History of Chandragupta Maurya (Sandrocottus)
Introduction: King Chandragupta Maurya was the founder of Maurya Empire. He is also known as Sandrocottus among Greek. He was born in 340 B.C. and died in about 298 B.C. He was succeeded by his son Bindusara.
Chandragupta Maurya had to struggle against Dhana Nanda twice. In his first struggle he was defeated by the Nanda king as he had failed to fortify his rear. After that he started the war of liberation against the Greeks. After attaining success he started his ultimate struggle and defeated the Nanda rulers.
He was the first emperor in Indian History to have achieved real unification of India as one state.
Early Life: It is believed by modern scholars that King Chandragupta Maurya belonged to the Moriya Kshatriya clan.
According to Buddhist tradition, after the death of his father, his widowed mother took shelter in Pataliputra, where she gave birth to a child.
The early life of King Chandragupta Maurya was spent with cowherds and hunters. He was bought by Chanakya from his adopted father and got education and military training from him. Chanakya instigated him to overthrow the Nanda King and supported him to become the King of Magadha Empire.
Political Condition of North India: The most powerful Kingdom in India was Magadha under the rule of Dhana Nanda. Dhana Nanda was unpopular among his subjects. Taking advantage of the massive unpopularity of Dhana Nanda, Chandragupta Maurya attempted a bid for mastery over northern India.
Rise of Chandragupta: The rise and success of King Chandragupta Maurya can be divided into four episodes:
- Unsuccessful attempt against Nanda Rule.
- War and victory against the Greek rule in North-West India
- The overthrow of Nanda King
- War with Seleucus Nicator and Treaty of 305 B.C
Unsuccessful attempt against Nanda Rule: In his initial attempt, he was defeated by the Nanda king. The initial attempt to overthrow the Nanda rule failed. Chandragupta committed the mistake of making a direct attack on the Nanda capital. He was not fully prepared. He was outflanked, surrounded and defeated by Nanda army. The shock of defeat brought to his mind the proper course.
War against the Greeks: After the initial defeat, Chandragupta lived for sometime in the forest tract of Vindhyan region. Chandragupta raised an army from the warlike tribes of Punjab. These tribes had previously offered valiant resistance to Alexander and being defeated, reluctantly submitted to Macedonian rule. Chandragupta took full advantage of the mounting tide of the Indian unrest against the Greek rule. He mobilized it under his leadership.
The tough task of liberating Punjab from the Macedonian rule was not an easy job for Chandragupta Maurya. The death of King Porus in the hands of Greek general eased the struggle of Chandragupta for mastery over Punjab.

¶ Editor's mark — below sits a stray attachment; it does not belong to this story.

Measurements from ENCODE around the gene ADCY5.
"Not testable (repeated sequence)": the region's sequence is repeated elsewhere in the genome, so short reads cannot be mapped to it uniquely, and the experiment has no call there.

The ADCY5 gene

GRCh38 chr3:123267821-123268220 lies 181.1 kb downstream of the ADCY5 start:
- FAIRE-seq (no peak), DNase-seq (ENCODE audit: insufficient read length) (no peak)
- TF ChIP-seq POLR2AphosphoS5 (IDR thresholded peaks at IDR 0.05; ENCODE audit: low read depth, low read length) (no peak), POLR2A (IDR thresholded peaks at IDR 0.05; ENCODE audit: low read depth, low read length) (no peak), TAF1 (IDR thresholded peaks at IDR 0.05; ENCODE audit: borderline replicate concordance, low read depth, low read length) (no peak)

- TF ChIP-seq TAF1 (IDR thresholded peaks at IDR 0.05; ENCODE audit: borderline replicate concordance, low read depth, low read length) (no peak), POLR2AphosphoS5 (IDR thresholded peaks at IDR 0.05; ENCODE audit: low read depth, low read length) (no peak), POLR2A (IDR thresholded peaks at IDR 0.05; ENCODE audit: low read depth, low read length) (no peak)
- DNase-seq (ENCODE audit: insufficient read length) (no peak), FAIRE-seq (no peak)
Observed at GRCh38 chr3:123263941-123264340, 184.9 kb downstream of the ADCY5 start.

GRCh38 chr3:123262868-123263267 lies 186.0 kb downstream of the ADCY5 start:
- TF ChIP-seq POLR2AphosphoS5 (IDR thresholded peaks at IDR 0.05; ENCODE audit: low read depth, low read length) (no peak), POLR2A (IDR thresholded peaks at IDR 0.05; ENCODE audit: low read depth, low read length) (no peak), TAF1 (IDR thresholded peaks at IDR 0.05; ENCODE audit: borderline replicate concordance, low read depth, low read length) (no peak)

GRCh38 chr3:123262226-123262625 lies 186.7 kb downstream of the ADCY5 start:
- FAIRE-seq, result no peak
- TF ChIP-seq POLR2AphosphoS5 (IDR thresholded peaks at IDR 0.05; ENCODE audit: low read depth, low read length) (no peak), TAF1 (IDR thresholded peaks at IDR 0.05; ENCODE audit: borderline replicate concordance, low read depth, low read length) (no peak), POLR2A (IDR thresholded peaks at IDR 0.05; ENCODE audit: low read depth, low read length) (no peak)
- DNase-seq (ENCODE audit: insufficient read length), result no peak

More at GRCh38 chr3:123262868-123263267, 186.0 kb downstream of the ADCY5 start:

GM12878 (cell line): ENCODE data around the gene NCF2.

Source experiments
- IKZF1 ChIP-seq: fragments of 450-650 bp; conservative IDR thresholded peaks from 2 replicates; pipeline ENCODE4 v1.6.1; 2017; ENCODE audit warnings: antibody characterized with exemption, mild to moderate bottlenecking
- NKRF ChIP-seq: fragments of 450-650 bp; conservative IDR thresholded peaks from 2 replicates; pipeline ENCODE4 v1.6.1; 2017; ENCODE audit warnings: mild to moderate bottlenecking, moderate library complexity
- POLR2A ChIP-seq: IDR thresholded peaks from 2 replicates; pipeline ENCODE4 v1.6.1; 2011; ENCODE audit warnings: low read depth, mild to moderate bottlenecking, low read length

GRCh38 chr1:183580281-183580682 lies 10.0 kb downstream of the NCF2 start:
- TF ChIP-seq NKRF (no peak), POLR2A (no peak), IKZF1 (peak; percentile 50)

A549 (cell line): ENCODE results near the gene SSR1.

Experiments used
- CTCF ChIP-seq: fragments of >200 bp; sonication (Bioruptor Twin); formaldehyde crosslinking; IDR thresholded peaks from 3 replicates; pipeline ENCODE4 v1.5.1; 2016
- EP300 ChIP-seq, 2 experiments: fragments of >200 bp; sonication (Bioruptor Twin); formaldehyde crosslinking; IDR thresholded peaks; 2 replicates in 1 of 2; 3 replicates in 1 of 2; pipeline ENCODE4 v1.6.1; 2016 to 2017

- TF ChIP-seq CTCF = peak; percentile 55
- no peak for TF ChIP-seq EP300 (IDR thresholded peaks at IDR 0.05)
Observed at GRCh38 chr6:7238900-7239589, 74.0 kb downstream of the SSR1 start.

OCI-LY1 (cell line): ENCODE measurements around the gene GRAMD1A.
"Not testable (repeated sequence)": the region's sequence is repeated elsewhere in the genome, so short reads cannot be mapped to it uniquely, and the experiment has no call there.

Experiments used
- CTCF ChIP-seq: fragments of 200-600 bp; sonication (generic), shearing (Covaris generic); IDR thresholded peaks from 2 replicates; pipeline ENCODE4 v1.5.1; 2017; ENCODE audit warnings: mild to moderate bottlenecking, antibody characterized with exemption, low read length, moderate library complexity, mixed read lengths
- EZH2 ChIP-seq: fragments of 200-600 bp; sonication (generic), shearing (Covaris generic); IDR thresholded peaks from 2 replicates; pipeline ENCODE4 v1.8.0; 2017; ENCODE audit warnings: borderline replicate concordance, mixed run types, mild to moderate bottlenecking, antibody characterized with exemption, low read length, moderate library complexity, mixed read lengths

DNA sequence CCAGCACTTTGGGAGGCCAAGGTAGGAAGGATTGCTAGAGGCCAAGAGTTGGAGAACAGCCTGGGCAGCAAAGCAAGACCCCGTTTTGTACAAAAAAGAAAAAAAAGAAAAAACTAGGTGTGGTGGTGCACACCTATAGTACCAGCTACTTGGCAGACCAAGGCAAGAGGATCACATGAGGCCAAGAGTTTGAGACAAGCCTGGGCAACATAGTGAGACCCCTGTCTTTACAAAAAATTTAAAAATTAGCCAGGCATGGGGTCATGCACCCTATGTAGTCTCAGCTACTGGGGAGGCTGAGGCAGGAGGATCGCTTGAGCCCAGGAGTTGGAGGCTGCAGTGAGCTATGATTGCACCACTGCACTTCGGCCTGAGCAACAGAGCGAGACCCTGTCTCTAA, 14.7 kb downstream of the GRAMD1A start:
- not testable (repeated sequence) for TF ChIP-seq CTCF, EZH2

The victory of Chandragupta against the Greeks wiped out the effects of Alexander’s victory in the Battle of Hydaspes. Chandragupta liberated Sind and Eastern Punjab up to the river Indus from the Greek rule.
The overthrow of Nanda King: Chandragupta now turned his attention to the second part of his mission, the overthrow of the Nanda rule from Magadha. Though Dhana Nanda was unpopular with his subjects, he was a very powerful king. The strength of his army had caused terror in the heart of world-conquering warriors of Alexander.
He began the second invasion of Magadha from the frontier after guarding his rear properly. A fierce battle was fought between the Nanda army and Chandragupta Maurya. The army of Nanda Empire was headed by its general Bhaddasala.
Chandragupta emerged victorious over opponents and won against the Nanda army. Chandragupta besieged Pataliputra and probably killed Dhana Nanda.
The victory made him the master of the Magadhan emprire of the Nandas. To the newly conquered Magadhan Empire, he added the territories of Punjab and Sind conquered from the Greeks.
War with Seleucus Nicator and Treaty of 305 B.C: Seleucus Nicator was the former general and the most powerful successor of Alexander the Great. Seleucus invaded India in order to recover the lost territory of his master. A war was fought and Seleucus preferred to enter into a treaty with King Chandragupta. The parties entered into a friendly matrimonial alliance. As a mark of friendship, Seleucus handed over some territories to Chandragupta. Seleucus received 500 war elephants in return which helped him to continue with hit other conquests.
Extent of Empire: Chandragupta Maurya made the ideal of the political unification of India a very real one. Almost entire Indian sub-continent was under his control. The extent of his empire was from Magadha and Bengal in the East to Saurashtra in the West, from Kashmir in the North to Indian Ocean in the South.
Just and Caring: Chandragupta Maurya was very hard-working. He remained in court listening to cases and delivering judgment. Chanakya taught him that a king’s duty is constant activity for the welfare of his people.
Amusements: The life of the King Chandragupta Maurya was not just full of monotonous duties. There were arrangements to amusements as well. The king indulged in drinking although never to an excess. The king liked to witness the sports, contests and fights between the wild animals like bulls, rams, rhinos and elephants. The king also enjoyed the race of chariots drawn by mixed teams of horses and oxen.
Death: Chandragupta died in about 298 B.C.